Global consulting firm McKinsey & Co did not fully understand its mandate when it was brought in to strengthen the business case for Transnet to acquire 1064 locomotives, a former Transnet official has said.
Francis Callard, a former electrical engineer at the state-run freight rail operator, on Monday continued his testimony before the judicial commission of inquiry into state capture.
The commission, chaired by Deputy Chief Justice Raymond Zondo, is investigating allegations of corruption and mismanagement at several state entities.
Callard was testifying about the business case for the acquisition of 1064 new locomotives, which was drawn up in 2013 for approval by Transnet’s board. The contract has been mired in controversy over cost inflation and allegations of corruption after it ballooned from R38.16bn to R54.5bn.
Callard told the commission that he understood that McKinsey had been brought in to further develop the business case for the 1064 locomotives. But McKinsey appeared to fixate on minor issues instead of the main focus, which was making a case for replacing locomotives reaching the end of their economic lifespans and doubling general freight volumes within a seven-year period.
Transnet Freight Rail’s investment committee had initially approved the business case on March 9, 2012, Callard said. The initial estimated cost was to be R38.16bn.
Callard was part of a team set up to advise Mckinsey on what Transnet wanted to achieve by acquiring the 1064 locomotives.
But the relationship between the team and the consultancy was not good.
“The key point is that the core team had a strained relationship with McKinsey,” Callard said, adding that the consultancy was not taking direction from the freight rail team.
The team, said Callard, had raised their concerns with Transnet executives in an email to say that they did not believe McKinsey was focusing on its mandate to enhance the original business case.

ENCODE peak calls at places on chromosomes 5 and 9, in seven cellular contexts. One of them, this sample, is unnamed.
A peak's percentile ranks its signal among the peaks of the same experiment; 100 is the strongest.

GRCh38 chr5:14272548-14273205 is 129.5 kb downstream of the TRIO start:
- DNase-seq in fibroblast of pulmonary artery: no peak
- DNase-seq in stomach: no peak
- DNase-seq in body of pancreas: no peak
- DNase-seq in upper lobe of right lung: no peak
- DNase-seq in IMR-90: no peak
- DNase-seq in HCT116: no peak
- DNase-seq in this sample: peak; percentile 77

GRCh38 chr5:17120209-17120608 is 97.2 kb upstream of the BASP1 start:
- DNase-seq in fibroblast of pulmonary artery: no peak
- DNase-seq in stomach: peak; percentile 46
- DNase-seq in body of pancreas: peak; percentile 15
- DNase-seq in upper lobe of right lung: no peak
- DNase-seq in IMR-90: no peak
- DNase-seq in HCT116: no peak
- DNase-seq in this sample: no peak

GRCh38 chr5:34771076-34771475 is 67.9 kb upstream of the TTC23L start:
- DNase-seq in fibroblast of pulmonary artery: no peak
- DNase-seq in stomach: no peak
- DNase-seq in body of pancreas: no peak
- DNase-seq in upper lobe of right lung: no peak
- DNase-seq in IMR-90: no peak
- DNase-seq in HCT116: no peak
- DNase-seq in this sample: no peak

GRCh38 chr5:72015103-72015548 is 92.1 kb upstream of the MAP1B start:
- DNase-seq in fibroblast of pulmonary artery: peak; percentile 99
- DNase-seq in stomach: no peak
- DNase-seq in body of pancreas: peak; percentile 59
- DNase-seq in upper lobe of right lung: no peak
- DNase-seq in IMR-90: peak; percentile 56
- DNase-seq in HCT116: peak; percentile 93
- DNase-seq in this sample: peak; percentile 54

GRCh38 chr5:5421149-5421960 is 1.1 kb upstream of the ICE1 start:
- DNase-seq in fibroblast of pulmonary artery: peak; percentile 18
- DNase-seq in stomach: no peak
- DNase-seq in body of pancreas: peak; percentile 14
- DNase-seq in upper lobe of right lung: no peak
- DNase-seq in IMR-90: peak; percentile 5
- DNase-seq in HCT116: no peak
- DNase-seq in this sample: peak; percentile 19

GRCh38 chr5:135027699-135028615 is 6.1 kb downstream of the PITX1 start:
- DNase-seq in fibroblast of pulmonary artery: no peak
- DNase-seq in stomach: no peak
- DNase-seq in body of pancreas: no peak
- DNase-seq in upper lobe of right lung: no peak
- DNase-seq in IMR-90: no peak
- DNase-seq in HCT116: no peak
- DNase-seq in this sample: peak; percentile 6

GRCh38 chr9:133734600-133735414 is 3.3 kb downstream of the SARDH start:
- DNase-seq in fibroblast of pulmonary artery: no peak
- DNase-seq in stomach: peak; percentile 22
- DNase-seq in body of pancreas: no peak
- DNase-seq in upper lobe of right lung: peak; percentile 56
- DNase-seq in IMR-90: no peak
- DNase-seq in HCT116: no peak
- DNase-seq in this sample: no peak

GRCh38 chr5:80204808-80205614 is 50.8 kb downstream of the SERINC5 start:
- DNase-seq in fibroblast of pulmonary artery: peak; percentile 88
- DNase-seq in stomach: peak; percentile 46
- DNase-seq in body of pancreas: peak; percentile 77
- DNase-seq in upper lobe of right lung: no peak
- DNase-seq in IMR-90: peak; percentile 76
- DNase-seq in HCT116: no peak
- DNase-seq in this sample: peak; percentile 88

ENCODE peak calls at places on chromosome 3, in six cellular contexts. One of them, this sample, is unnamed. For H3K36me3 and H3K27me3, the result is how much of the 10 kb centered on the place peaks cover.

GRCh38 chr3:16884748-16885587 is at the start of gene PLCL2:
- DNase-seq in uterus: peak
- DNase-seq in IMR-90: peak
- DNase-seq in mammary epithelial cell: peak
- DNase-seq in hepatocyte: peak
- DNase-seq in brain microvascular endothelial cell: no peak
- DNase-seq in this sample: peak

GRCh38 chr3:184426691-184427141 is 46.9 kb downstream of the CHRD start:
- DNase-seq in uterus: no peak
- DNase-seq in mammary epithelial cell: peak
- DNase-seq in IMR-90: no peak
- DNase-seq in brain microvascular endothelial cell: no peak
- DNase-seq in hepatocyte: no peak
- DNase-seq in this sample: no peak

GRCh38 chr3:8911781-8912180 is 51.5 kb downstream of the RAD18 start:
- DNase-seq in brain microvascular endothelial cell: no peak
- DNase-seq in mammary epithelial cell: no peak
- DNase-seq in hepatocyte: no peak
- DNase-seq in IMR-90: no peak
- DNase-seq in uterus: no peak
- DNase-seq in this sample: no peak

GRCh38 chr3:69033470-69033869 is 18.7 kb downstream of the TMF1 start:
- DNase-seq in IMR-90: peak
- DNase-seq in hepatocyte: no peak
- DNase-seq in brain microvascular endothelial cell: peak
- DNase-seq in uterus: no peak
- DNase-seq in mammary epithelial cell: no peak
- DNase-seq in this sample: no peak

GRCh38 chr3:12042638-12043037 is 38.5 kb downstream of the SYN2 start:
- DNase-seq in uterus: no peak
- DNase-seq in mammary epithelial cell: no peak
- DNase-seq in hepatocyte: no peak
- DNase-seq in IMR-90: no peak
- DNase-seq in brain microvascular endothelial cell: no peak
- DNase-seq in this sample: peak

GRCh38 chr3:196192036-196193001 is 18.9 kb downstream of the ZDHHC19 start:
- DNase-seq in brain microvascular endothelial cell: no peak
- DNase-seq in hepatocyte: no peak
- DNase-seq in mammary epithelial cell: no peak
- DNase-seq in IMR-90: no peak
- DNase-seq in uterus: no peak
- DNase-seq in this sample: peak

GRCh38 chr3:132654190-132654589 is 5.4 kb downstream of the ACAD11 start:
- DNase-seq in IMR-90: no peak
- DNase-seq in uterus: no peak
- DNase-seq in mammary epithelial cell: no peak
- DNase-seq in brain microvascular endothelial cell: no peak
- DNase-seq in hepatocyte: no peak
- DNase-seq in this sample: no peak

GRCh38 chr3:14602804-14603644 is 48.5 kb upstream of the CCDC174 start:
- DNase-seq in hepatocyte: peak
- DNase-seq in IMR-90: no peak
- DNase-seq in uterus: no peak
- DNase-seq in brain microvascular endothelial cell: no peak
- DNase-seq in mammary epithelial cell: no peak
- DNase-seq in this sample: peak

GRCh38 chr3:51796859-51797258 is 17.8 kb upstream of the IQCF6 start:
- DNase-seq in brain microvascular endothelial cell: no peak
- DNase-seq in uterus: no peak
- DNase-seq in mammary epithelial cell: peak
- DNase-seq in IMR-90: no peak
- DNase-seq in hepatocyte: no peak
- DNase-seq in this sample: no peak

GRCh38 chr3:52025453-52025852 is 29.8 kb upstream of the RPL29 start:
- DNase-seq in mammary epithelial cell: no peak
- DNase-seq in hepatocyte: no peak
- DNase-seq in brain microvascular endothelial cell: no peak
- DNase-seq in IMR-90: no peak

28 000 jobs
According to Callard, McKinsey’s ‘enhanced’ business case for the board’s approval proposed that 28 000 direct and indirect jobs would be created via the acquisition of the 1064 locomotives. This would also have a R50bn positive impact on the economy through local supplier development.
Callard said he had discussed the matter with Transnet’s former chief procurement officer Garry Pita. “I disagreed with his (Pita’s) interpretation of the 28 000 jobs,” Callard said.
According to Callard, the creation of one full-time job requires $1 000 of investment. “I could not correlate that body of knowledge in the investment we sought in locomotives to those jobs… We had an extensive debate on that, but he won.”
When asked by Advocate Mahlape Sello if the R50bn economic impact resulting from the acquisition can be explained, Callard responded that he did not know how McKinsey arrived at this conclusion. “I cannot explain it… I don’t know how they arrived at that figure.” he said.
He also confirmed to the commission that approximately 40% of the locomotives would be produced in China.
The freight rail locomotive team, McKinsey and former chief financial officer Anoj Singh met on April 17, 2013, to iron out their differences on the business case.
According to Callard, both the locomotive team and McKinsey had made modifications and an agreement was reached on the final business case.
“All our inputs were agreed to,” Callard said. The estimated total cost was set at R38.16bn.
Callard told the commission the original business case accounted for foreign exchange price escalation in the R38.16bn. But the business case presented to the board appeared to have been changed. It was made to appear that the R38.16bn did not consider escalations and hedging.
Zondo asked Callard if the misrepresentation of the cost was a result of negligence.
Callard responded that the altering of the final business case which excluded forex hedging, forex escalation and other escalations was a “deliberate misrepresentation” and “cannot be an accident”.
“It may be purely incidental that a R50bn figure was mentioned in one of the upfront statements by McKinsey in the initial part of the business case. The connection may be highly speculative, I grant you that, but it is there,” Callard said.
A reasonable official would have returned the business case without certainty on the estimated total cost, said Callard.